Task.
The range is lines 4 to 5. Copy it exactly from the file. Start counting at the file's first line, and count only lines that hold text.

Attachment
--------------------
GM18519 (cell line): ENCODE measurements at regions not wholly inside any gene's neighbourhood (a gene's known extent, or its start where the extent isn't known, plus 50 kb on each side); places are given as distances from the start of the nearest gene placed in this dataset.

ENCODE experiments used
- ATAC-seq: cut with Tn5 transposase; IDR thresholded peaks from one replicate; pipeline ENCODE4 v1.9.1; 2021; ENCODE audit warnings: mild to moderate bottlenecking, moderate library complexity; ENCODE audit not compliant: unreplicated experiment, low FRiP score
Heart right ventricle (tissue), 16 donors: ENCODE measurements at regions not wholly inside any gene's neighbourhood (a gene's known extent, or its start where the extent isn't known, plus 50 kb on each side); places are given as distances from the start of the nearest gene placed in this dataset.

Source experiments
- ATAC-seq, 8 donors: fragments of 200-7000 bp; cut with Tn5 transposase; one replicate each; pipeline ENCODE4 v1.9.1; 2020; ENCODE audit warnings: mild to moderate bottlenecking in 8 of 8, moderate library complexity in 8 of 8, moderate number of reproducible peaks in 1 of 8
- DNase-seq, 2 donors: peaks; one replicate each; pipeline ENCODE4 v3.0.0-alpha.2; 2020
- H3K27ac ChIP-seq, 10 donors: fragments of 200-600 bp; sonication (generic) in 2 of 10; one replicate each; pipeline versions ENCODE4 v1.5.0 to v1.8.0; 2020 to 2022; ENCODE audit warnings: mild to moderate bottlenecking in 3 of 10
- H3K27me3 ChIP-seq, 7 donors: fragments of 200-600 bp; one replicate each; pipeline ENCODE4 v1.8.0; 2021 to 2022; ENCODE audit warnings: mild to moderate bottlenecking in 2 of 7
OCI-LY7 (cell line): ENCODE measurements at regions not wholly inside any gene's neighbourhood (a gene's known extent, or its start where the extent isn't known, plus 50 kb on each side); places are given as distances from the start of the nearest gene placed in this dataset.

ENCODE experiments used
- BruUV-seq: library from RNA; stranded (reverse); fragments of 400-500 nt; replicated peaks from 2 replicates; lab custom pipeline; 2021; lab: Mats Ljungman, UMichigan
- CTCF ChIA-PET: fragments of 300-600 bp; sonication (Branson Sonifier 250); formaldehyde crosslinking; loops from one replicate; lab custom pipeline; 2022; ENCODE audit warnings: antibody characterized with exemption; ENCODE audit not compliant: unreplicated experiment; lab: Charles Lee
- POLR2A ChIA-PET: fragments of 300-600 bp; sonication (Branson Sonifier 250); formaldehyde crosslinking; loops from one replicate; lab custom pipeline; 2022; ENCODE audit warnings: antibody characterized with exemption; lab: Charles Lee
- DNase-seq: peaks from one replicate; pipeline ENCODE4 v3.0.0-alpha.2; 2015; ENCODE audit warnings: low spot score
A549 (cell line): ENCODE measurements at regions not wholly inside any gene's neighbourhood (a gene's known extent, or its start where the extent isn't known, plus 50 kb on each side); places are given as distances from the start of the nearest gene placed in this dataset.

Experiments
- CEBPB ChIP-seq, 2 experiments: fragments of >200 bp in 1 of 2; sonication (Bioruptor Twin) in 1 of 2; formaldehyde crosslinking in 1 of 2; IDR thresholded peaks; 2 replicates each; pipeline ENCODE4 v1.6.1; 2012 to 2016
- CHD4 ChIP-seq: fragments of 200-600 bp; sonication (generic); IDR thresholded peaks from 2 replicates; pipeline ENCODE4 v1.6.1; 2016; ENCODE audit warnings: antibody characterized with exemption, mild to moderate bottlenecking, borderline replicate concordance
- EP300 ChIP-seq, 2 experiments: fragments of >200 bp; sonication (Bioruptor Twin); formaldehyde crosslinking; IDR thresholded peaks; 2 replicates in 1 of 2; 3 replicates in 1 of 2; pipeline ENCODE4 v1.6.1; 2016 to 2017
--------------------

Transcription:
Heart right ventricle (tissue), 16 donors: ENCODE measurements at regions not wholly inside any gene's neighbourhood (a gene's known extent, or its start where the extent isn't known, plus 50 kb on each side); places are given as distances from the start of the nearest gene placed in this dataset.

Source experiments